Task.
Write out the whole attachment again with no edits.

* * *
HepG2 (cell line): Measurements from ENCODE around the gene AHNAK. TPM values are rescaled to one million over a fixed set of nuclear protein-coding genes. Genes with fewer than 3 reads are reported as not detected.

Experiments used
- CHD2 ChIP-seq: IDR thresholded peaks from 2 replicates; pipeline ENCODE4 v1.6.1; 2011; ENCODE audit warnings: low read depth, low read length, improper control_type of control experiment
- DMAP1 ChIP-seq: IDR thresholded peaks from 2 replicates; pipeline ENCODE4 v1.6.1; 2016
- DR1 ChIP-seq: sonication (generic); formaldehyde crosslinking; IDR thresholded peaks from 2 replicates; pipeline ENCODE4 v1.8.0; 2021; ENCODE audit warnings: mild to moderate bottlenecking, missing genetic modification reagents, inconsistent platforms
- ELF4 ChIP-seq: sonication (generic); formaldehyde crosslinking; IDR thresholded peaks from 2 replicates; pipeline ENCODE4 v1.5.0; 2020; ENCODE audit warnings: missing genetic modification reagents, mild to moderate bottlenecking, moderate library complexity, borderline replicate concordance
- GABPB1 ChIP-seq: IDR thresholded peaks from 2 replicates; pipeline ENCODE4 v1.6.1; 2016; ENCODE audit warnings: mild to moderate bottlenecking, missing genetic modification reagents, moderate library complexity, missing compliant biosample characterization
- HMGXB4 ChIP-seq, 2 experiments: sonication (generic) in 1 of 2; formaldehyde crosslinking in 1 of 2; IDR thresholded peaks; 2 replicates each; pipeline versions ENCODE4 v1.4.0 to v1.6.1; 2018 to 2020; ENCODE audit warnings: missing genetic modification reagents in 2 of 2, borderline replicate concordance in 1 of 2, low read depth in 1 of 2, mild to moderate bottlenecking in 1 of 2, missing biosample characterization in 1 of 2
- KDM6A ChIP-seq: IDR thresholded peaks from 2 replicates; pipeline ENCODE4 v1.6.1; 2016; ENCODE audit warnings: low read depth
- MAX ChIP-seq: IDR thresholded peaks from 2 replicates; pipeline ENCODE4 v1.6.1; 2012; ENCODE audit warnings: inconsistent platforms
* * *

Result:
HepG2 (cell line): Measurements from ENCODE around the gene AHNAK. TPM values are rescaled to one million over a fixed set of nuclear protein-coding genes. Genes with fewer than 3 reads are reported as not detected.

Experiments used
- CHD2 ChIP-seq: IDR thresholded peaks from 2 replicates; pipeline ENCODE4 v1.6.1; 2011; ENCODE audit warnings: low read depth, low read length, improper control_type of control experiment
- DMAP1 ChIP-seq: IDR thresholded peaks from 2 replicates; pipeline ENCODE4 v1.6.1; 2016
- DR1 ChIP-seq: sonication (generic); formaldehyde crosslinking; IDR thresholded peaks from 2 replicates; pipeline ENCODE4 v1.8.0; 2021; ENCODE audit warnings: mild to moderate bottlenecking, missing genetic modification reagents, inconsistent platforms
- ELF4 ChIP-seq: sonication (generic); formaldehyde crosslinking; IDR thresholded peaks from 2 replicates; pipeline ENCODE4 v1.5.0; 2020; ENCODE audit warnings: missing genetic modification reagents, mild to moderate bottlenecking, moderate library complexity, borderline replicate concordance
- GABPB1 ChIP-seq: IDR thresholded peaks from 2 replicates; pipeline ENCODE4 v1.6.1; 2016; ENCODE audit warnings: mild to moderate bottlenecking, missing genetic modification reagents, moderate library complexity, missing compliant biosample characterization
- HMGXB4 ChIP-seq, 2 experiments: sonication (generic) in 1 of 2; formaldehyde crosslinking in 1 of 2; IDR thresholded peaks; 2 replicates each; pipeline versions ENCODE4 v1.4.0 to v1.6.1; 2018 to 2020; ENCODE audit warnings: missing genetic modification reagents in 2 of 2, borderline replicate concordance in 1 of 2, low read depth in 1 of 2, mild to moderate bottlenecking in 1 of 2, missing biosample characterization in 1 of 2
- KDM6A ChIP-seq: IDR thresholded peaks from 2 replicates; pipeline ENCODE4 v1.6.1; 2016; ENCODE audit warnings: low read depth
- MAX ChIP-seq: IDR thresholded peaks from 2 replicates; pipeline ENCODE4 v1.6.1; 2012; ENCODE audit warnings: inconsistent platforms